When in India the rest of the world fades into a distant memory. It is like the moment in meditation where your awareness expands and the volume on thoughts decreases. They are there but no longer disturbing. The present moment absorbs your attention.

Part of the allure of India is that it offers a completely different sensory and cultural experience. Strange smells, loud sounds, visual stimulation, bustling people… The senses become so overwhelmed that after a while they gladly retreat from the outer stimulation and seek the subtler inner experience like a tortoise withdrawing its limbs.

Within the environment are constant reminders of a rich and fulfilling inner life, whether it be a myriad of temples and shrines, sadhus on the street, ceremony and chanting by the river, or the subtle vibration felt in the mountains that have been home to seekers for centuries.

Now I am back it is as though I was never there, routines once again engulf me, and yet I am no longer who I was, I have changed. My perception of life has changed. My perception of myself, and the difference between myself as a conscious being, verses myself as a thinking being is heightened.

India is like the trusting mother who nudges her child out into the world to learn from direct experience, yet all the while keeps a watchful eye. Our watchful eye is our inner Self, the one who sees the play of life: the fleeting pleasures, joys, sadness, abundance and losses, and yet never loses sight of the ultimate goal of being grounded in pure Being: “to be in the world yet above it”.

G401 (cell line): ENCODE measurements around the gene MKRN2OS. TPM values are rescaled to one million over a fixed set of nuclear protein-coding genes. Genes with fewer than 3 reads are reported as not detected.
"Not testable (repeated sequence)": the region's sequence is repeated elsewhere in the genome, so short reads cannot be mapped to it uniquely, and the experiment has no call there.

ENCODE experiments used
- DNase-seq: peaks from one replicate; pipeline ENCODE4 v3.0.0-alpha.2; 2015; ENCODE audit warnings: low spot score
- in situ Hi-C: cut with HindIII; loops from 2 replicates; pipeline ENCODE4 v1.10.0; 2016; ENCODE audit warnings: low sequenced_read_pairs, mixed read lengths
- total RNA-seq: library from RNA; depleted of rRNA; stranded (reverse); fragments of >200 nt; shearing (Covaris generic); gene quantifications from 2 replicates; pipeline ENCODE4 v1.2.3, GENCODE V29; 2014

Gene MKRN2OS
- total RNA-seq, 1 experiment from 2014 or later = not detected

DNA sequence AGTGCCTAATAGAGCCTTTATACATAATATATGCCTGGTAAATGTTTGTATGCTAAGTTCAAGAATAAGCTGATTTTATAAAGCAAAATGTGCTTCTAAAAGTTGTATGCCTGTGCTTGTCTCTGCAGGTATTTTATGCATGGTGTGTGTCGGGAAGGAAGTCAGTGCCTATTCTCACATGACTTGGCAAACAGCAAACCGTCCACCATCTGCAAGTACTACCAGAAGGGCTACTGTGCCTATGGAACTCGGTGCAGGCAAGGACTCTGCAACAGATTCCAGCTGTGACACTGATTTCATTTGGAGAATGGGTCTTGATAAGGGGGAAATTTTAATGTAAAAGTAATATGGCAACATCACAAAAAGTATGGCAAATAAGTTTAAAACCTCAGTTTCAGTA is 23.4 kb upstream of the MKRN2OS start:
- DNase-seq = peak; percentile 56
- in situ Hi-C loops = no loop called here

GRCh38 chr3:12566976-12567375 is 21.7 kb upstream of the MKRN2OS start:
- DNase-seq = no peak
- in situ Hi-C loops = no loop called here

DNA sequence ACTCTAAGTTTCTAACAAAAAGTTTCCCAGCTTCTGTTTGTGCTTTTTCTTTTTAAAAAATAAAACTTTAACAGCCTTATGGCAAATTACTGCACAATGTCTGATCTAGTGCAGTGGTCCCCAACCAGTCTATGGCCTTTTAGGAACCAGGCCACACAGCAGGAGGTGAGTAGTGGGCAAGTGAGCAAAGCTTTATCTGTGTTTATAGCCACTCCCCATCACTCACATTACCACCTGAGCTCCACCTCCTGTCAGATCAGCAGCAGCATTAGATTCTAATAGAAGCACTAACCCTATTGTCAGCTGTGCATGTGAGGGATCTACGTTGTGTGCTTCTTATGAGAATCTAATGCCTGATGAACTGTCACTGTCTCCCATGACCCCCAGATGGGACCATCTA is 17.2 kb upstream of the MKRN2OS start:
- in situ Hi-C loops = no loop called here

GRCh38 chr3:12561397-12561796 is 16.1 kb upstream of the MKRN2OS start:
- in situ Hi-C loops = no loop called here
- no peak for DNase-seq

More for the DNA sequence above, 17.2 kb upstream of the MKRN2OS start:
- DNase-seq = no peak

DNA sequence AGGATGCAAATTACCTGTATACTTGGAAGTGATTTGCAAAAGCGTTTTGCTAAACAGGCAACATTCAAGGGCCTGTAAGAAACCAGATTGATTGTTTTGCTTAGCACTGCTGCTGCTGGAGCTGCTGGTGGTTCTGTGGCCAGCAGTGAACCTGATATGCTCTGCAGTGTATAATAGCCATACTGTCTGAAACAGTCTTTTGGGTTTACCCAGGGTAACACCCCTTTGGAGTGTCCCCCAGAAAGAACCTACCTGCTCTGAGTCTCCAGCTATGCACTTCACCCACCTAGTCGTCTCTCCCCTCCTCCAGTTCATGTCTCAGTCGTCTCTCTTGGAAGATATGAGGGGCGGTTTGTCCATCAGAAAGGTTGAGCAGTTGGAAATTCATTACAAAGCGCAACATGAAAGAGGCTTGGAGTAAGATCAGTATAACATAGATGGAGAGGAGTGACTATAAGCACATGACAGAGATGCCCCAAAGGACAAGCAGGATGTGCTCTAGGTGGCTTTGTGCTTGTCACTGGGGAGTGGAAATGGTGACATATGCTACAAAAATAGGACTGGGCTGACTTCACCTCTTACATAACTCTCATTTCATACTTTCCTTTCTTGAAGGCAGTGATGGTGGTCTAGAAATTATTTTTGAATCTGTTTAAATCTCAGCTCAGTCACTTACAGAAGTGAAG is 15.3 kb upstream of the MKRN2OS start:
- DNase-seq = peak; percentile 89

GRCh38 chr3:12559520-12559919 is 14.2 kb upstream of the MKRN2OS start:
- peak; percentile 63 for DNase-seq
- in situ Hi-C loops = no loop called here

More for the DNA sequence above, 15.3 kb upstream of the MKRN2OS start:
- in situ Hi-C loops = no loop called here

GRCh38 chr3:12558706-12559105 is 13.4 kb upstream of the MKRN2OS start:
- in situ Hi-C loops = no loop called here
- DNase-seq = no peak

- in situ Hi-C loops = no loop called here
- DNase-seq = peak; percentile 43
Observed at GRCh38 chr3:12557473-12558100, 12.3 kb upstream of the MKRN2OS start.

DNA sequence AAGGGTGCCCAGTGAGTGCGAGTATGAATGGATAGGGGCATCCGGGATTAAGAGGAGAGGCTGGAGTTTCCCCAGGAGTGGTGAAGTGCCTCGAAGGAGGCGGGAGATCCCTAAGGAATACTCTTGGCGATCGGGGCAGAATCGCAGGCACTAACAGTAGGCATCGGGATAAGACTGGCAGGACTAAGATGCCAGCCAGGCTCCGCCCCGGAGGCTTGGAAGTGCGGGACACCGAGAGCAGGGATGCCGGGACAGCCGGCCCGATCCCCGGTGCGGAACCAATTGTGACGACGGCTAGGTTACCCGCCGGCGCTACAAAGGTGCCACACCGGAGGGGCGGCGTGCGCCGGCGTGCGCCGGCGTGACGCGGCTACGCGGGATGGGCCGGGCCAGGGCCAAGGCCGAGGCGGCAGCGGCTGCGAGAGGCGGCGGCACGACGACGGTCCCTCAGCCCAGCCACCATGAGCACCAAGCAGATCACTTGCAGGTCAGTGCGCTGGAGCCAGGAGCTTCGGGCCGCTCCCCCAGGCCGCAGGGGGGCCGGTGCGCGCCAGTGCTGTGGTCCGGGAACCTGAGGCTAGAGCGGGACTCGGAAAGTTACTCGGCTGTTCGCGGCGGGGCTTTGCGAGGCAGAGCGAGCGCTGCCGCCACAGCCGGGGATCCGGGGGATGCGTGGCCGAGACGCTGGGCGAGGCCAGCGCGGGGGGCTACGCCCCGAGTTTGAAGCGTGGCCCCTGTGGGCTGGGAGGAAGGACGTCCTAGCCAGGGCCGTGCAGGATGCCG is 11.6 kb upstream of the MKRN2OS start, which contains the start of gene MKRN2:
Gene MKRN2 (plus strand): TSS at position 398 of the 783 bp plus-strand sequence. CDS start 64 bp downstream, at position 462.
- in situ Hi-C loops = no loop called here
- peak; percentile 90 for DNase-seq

If all we know of ourselves is through the mind, then we are limited in our experience of life. We lack the richness of our connection to ourselves as pure consciousness. In India I am reminded of how good it feels to expand and grow, and to create time and space for insights to occur.

In the words of master teacher Anand Mehrotra with whom we spend much time in India: “As we keep expanding and evolving we are no longer looking for perfection but rather an experience of aliveness. We are no longer afraid of challenges, or afraid of our imperfection. We are constantly ready to take responsibility for our imperfection, for our own shadow… Suffering happens when we are not evolving, when we hold on to ideas and concepts. Life continues to evolve around us, offering us something new, yet we are not willing to accept – this makes us suffer.”

So get in a habit of evolving, of transcending. Not because we want to get away from who we are now, but from the very love of life, love of living, being here in the now. This is a magnificent place to be.